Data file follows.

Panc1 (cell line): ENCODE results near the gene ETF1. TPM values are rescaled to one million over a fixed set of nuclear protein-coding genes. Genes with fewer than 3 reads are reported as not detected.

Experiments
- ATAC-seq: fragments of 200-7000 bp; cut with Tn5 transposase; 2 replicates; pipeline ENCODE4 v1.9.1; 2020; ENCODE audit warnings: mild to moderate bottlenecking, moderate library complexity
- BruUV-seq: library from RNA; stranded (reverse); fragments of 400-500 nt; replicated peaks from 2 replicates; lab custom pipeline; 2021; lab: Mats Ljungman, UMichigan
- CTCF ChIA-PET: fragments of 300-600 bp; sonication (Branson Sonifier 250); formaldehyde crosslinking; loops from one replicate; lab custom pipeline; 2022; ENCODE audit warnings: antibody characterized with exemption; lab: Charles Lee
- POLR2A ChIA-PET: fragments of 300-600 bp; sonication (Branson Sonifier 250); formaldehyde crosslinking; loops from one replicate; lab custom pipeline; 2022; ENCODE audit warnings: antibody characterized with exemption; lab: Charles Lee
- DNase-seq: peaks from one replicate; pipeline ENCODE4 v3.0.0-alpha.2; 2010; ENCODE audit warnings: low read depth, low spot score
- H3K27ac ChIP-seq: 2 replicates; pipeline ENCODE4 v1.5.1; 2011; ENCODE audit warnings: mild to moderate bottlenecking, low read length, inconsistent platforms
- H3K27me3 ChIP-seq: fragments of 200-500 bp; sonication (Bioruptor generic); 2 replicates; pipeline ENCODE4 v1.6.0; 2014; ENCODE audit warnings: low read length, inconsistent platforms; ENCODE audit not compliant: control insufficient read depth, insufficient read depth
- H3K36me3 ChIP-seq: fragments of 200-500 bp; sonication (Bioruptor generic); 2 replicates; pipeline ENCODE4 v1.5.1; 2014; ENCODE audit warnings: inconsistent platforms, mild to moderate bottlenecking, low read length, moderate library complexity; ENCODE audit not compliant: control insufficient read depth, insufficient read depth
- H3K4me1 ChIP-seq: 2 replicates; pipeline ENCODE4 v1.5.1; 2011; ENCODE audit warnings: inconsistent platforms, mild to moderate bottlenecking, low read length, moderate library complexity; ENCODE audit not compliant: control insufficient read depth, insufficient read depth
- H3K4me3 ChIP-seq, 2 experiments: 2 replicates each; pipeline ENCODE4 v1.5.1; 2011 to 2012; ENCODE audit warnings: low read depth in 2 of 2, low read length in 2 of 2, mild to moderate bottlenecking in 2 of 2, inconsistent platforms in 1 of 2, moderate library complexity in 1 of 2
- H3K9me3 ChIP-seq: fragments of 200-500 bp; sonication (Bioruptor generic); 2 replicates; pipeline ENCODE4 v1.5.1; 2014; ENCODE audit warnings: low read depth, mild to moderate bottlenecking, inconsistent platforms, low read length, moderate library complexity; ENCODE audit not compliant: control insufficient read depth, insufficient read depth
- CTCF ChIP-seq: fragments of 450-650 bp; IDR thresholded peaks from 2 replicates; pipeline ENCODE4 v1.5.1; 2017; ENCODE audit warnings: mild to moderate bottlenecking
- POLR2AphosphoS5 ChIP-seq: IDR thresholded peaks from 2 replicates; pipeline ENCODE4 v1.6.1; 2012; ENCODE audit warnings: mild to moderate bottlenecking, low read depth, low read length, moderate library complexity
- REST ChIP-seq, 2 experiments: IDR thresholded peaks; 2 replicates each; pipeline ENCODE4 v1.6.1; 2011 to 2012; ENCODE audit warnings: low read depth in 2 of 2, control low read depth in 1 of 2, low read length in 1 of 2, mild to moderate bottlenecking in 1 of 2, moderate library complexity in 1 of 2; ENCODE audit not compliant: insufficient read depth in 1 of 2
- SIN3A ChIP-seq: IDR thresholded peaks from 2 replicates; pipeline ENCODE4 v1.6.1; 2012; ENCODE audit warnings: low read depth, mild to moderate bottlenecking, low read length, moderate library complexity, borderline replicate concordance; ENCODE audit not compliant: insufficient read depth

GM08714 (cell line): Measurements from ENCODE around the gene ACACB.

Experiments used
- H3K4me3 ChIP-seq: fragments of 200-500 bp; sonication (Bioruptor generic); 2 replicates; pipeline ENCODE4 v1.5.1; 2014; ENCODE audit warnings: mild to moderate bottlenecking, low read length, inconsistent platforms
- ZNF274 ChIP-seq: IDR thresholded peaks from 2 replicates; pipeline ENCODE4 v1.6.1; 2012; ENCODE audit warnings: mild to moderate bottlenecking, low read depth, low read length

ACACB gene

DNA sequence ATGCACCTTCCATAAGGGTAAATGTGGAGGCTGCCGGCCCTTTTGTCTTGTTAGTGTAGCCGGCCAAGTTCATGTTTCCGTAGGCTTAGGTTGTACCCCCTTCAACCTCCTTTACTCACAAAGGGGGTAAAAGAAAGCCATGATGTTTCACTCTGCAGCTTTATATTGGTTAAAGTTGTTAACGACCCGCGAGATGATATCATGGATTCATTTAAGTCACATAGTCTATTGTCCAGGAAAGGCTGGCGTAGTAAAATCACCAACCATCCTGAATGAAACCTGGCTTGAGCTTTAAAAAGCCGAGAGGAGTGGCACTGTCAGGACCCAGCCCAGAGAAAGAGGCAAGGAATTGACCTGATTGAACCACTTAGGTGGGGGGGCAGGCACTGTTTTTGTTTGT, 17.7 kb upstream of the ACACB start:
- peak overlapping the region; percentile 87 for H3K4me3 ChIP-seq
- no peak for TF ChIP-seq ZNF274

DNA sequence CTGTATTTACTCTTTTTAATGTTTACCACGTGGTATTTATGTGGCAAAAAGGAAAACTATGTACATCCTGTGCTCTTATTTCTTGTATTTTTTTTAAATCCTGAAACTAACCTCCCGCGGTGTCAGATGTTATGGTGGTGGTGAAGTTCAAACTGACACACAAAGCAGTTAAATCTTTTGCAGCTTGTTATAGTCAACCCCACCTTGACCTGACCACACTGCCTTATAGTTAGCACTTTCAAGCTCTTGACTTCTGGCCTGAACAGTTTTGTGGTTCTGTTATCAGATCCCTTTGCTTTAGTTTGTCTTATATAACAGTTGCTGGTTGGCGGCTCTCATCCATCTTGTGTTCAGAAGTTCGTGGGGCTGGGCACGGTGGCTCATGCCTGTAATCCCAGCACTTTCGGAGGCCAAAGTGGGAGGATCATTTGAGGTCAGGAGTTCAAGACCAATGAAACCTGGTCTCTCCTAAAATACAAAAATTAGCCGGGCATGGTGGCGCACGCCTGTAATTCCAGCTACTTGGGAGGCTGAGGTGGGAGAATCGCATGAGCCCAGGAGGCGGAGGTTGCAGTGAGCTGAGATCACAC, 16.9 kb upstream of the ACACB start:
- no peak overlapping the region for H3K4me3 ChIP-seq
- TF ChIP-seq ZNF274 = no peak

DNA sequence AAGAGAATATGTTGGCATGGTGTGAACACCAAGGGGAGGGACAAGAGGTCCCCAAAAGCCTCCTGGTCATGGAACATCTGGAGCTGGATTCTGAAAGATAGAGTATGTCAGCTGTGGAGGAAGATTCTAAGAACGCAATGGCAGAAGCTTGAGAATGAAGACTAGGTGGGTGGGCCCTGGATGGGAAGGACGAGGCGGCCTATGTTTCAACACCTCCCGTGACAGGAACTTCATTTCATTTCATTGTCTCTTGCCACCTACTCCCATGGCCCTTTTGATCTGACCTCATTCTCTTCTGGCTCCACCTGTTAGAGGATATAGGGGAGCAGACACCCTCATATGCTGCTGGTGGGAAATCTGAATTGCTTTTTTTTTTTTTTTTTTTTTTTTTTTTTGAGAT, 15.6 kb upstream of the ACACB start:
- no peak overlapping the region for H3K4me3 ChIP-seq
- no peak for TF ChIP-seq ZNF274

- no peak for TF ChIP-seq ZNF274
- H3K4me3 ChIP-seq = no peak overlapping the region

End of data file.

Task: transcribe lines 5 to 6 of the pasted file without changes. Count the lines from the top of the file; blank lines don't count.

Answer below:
- CTCF ChIA-PET: fragments of 300-600 bp; sonication (Branson Sonifier 250); formaldehyde crosslinking; loops from one replicate; lab custom pipeline; 2022; ENCODE audit warnings: antibody characterized with exemption; lab: Charles Lee
- POLR2A ChIA-PET: fragments of 300-600 bp; sonication (Branson Sonifier 250); formaldehyde crosslinking; loops from one replicate; lab custom pipeline; 2022; ENCODE audit warnings: antibody characterized with exemption; lab: Charles Lee